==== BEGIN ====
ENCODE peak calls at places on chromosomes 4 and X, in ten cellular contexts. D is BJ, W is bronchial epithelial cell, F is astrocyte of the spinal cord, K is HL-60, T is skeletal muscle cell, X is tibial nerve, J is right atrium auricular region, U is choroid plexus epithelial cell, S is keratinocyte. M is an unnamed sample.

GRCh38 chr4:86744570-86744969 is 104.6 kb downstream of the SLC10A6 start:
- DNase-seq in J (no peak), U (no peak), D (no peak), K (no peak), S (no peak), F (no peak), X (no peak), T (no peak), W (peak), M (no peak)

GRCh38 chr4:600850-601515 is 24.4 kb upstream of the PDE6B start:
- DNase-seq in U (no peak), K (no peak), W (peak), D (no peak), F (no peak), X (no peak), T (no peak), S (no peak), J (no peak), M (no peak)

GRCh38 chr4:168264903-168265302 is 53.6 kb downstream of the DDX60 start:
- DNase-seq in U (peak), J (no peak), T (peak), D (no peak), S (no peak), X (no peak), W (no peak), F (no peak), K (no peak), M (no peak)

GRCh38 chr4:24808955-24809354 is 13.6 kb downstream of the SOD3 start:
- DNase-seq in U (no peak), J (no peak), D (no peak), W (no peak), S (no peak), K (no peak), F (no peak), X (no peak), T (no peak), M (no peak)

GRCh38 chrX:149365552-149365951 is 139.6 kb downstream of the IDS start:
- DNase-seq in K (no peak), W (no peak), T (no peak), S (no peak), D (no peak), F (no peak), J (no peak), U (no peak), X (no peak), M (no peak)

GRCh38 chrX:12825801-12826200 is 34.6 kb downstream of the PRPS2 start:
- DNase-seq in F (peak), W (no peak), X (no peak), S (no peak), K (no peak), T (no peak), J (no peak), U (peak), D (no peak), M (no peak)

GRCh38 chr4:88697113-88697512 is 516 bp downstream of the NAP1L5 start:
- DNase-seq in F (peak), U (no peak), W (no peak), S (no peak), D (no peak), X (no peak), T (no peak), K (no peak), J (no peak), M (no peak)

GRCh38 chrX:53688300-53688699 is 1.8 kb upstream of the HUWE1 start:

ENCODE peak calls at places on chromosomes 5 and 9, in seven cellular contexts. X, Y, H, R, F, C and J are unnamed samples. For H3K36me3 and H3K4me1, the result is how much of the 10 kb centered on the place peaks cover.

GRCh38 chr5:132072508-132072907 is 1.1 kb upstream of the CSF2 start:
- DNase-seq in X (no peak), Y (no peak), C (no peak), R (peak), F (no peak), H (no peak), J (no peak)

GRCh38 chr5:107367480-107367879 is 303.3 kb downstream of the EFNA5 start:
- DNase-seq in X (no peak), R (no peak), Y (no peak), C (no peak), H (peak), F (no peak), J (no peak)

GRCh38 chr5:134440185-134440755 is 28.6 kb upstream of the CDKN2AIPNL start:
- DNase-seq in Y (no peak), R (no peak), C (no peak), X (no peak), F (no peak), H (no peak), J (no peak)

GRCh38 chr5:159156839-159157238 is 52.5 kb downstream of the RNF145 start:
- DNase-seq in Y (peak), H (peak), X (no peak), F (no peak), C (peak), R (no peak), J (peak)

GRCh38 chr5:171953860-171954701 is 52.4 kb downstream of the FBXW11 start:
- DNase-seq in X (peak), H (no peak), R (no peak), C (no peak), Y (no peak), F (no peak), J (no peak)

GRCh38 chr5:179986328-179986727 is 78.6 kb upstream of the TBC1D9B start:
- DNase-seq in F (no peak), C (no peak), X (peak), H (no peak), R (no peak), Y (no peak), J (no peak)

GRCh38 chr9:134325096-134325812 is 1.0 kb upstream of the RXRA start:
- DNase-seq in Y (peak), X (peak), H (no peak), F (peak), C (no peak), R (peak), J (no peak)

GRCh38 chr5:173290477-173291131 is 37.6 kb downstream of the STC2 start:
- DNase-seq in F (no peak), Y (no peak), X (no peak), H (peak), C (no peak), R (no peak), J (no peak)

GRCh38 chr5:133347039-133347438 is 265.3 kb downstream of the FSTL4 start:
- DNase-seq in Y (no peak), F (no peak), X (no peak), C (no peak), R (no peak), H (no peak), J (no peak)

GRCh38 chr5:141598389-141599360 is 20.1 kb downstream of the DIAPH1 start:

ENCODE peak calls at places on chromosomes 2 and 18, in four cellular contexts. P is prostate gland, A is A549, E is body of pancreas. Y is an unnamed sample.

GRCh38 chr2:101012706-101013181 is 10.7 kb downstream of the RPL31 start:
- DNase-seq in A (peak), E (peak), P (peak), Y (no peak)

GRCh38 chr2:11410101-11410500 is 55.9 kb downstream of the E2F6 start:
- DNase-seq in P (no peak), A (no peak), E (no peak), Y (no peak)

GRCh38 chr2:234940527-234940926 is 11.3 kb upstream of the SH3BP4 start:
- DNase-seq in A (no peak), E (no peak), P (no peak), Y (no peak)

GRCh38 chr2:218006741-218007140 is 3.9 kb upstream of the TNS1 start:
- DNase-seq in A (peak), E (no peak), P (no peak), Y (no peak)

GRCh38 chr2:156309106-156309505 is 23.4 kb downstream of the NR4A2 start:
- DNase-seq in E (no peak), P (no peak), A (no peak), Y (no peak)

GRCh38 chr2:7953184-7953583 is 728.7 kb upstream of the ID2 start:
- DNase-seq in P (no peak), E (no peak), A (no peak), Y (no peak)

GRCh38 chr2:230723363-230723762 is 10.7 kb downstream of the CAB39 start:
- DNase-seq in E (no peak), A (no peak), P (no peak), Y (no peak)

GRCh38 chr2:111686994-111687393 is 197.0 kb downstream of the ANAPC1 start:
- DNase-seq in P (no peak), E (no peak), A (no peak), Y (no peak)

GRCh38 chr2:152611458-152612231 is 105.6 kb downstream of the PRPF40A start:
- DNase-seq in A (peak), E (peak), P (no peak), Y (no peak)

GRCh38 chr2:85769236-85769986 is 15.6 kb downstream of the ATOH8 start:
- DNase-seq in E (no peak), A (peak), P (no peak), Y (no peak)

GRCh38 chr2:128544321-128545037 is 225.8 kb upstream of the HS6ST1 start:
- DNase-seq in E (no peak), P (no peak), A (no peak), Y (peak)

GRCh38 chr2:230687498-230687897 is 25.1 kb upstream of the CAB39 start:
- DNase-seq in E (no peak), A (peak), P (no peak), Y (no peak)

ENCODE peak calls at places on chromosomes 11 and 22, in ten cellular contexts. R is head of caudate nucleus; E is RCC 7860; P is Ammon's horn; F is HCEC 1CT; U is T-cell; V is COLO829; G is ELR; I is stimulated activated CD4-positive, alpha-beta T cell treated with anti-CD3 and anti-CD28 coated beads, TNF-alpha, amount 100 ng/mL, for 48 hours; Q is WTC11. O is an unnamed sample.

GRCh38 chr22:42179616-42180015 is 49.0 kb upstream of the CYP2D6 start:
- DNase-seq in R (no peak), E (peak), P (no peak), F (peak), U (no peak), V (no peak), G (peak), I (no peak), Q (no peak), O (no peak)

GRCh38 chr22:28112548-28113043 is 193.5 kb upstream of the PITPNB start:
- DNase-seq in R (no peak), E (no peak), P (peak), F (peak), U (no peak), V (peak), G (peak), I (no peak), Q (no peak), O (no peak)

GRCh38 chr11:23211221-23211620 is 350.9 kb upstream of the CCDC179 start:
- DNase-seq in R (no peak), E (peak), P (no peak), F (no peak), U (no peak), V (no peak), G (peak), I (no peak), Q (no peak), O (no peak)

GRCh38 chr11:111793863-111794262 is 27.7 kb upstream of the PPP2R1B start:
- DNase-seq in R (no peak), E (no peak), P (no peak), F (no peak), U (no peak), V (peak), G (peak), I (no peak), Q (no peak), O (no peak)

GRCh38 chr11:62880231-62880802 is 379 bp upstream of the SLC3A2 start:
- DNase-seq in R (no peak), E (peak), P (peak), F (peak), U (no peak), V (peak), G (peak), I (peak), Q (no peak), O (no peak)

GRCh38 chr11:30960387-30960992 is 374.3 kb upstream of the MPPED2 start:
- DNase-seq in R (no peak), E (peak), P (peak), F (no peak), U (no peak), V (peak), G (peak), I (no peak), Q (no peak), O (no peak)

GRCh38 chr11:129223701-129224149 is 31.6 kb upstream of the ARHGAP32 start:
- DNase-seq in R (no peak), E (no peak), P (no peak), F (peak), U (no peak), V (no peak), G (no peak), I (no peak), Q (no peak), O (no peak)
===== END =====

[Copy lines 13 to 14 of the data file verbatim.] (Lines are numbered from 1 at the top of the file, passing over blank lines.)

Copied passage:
- DNase-seq in F (peak), W (no peak), X (no peak), S (no peak), K (no peak), T (no peak), J (no peak), U (peak), D (no peak), M (no peak)

GRCh38 chr4:88697113-88697512 is 516 bp downstream of the NAP1L5 start: